His treatment of rights assumes that if civil society is an offspring of custom and convention, such conventions must appear in law and provide boundaries for the powers – legislative, judicial, or executive – that are its offspring. For Burke, “one of the first motives of civil society, and which becomes one of its fundamental rules, is that no man should be judge in his own cause.”
The tradition-minded balance of individual rights with a social order respectful of long-standing community norms and institutions appealed to Kirk’s own sense that the traditions of a society are not easily reinvented and cannot be created from thin air without unpredictable and possibly disastrous consequences. These traditions are made by a collective wisdom developed over long periods of time. They are prejudices that are difficult to understand and articulate in any comprehensive way, even as they exist for the sake of social stability. There is no perfected past or perfectible future. Change – always necessary given the evils lurking within the human condition – should occur cautiously. This notion does not exclude rapid change, especially in cases of clear infringements upon human dignity, but opposes change based on sentimental theory. Likewise, tradition should not be maintained at all costs or for its own sake. But it should be accorded a high measure of deference and an assumption of validity.
The Rockingham Whigs to which Burke devoted his political career were characterized by Kirk as opposed to arbitrary monarchical power, dubious of many of England’s overseas colonial adventures, and persistent in its advocacy of internal governmental reform. When Burke spoke of the Glorious Revolution as a “revolution not made, but prevented,” he meant that James II, the last Stuart king overthrown in a bloodless coup in 1688, was by his attempts to increase royal prerogatives the true revolutionary. The American Revolution, in contrast, was guided by prudence and prescription. The colonists sought to preserve and continue the English institutions of representative government and private rights, while fanaticism and vain expectations guided the French forward into the void of uncertainty and terror. Burke argued at the outbreak of trouble on the American continent that colonists were trying to conserve, not destroy, natural rights and liberties codified in law and custom over centuries. They did not seek to claim fanciful liberties conjured up by closet philosophers; they were devoted to liberty according to English principles, without mere abstractions.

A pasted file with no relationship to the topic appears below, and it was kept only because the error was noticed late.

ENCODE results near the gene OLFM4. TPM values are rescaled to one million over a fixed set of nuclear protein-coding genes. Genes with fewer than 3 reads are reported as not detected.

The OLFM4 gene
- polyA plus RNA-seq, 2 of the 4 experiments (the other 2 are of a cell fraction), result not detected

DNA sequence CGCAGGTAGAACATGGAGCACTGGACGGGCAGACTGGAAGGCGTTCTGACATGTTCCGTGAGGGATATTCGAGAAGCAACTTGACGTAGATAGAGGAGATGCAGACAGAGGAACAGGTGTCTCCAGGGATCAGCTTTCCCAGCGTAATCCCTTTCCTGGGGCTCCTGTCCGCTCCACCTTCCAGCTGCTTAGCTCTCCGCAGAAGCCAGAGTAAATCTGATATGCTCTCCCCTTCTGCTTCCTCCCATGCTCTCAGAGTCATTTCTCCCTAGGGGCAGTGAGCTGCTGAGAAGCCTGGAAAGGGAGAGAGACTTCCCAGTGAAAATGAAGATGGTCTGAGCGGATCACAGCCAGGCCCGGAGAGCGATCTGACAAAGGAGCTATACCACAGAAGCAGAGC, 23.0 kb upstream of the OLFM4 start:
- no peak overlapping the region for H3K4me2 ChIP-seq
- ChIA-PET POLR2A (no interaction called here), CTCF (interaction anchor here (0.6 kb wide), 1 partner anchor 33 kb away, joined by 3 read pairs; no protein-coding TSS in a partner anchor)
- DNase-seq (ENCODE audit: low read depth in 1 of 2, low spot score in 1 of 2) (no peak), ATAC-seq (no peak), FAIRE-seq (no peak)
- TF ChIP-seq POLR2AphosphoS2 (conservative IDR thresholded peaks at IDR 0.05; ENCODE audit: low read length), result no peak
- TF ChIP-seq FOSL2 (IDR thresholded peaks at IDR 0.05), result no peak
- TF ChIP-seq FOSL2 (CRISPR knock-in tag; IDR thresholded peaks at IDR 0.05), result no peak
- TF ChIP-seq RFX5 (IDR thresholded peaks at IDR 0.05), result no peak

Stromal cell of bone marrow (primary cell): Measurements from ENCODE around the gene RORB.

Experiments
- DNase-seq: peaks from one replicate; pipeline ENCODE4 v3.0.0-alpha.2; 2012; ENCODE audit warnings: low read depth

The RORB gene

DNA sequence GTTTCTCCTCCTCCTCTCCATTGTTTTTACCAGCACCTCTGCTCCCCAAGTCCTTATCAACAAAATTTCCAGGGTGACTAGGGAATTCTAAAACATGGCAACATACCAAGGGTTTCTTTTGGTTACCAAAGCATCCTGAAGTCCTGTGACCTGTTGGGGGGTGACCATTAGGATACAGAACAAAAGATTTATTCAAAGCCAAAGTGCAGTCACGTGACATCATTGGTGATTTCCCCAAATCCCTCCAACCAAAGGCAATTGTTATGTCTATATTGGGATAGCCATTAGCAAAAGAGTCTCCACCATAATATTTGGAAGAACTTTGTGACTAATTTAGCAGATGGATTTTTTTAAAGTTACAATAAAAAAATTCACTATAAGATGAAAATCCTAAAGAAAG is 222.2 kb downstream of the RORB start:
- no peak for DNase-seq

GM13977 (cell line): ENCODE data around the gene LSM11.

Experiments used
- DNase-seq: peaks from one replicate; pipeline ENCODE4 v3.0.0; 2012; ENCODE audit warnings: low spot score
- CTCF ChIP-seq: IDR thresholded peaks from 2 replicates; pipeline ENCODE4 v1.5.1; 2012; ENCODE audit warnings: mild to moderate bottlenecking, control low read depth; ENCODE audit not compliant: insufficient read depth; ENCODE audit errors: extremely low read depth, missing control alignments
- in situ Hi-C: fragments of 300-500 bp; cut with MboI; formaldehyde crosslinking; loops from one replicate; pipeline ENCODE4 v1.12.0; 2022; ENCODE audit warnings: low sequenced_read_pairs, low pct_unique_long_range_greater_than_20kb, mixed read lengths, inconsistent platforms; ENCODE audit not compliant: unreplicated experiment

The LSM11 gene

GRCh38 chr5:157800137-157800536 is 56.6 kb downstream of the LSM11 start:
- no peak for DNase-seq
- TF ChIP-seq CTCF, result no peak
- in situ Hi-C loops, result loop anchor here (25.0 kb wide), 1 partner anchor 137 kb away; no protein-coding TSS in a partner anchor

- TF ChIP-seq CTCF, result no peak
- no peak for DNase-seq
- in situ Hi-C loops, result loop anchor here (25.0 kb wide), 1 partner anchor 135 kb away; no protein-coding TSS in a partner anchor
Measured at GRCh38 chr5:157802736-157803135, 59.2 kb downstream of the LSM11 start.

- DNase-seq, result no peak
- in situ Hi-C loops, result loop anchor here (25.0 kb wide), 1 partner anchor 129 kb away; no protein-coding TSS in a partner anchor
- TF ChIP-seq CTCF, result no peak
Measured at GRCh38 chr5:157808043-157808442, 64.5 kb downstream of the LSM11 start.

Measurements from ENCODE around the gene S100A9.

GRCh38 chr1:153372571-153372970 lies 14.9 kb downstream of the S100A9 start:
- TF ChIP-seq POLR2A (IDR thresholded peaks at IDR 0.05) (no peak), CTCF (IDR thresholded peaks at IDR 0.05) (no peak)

A “Burkean” philosophy of civil order, then, is not as devoted to particular policy outcomes as to the necessity of protection and a skeptical humility about the ability to effectuate change. A priori abstraction and reasoning are not to be trusted, given the possibility of unintended, unpredictable, and unforeseen consequence. If Kirk is correct that Burke is a founding father of both the political party and modern conservatism, it is important to grasp his idea of reform. Their conception of “reform conservatism” would seek to solve problems in a way to both avoid preventable harm and to prevent more radical reforms that might undermine the institutions, traditions, customs, norms, and practices developed in a free society. Such a society should be sustained, in other words, by responding to challenges with the aim of cautious, measured reform in concert with the history of its people. By instituting radical, sweeping, quick reform, the French revolutionaries assaulted intermediary bodies standing between the individual and the state. For Burke, the most genuine construct of society is eternal, joining the dead, the living, and the unborn. Ordained by God, all participate in this spiritual and social partnership; social harmony comes through a love of family and neighbor and a sense of duty.
Next, Burke’s response to the cultural and social shock provoked by the rise of industrial capitalism, science and ‘scientism,’ and mass communication.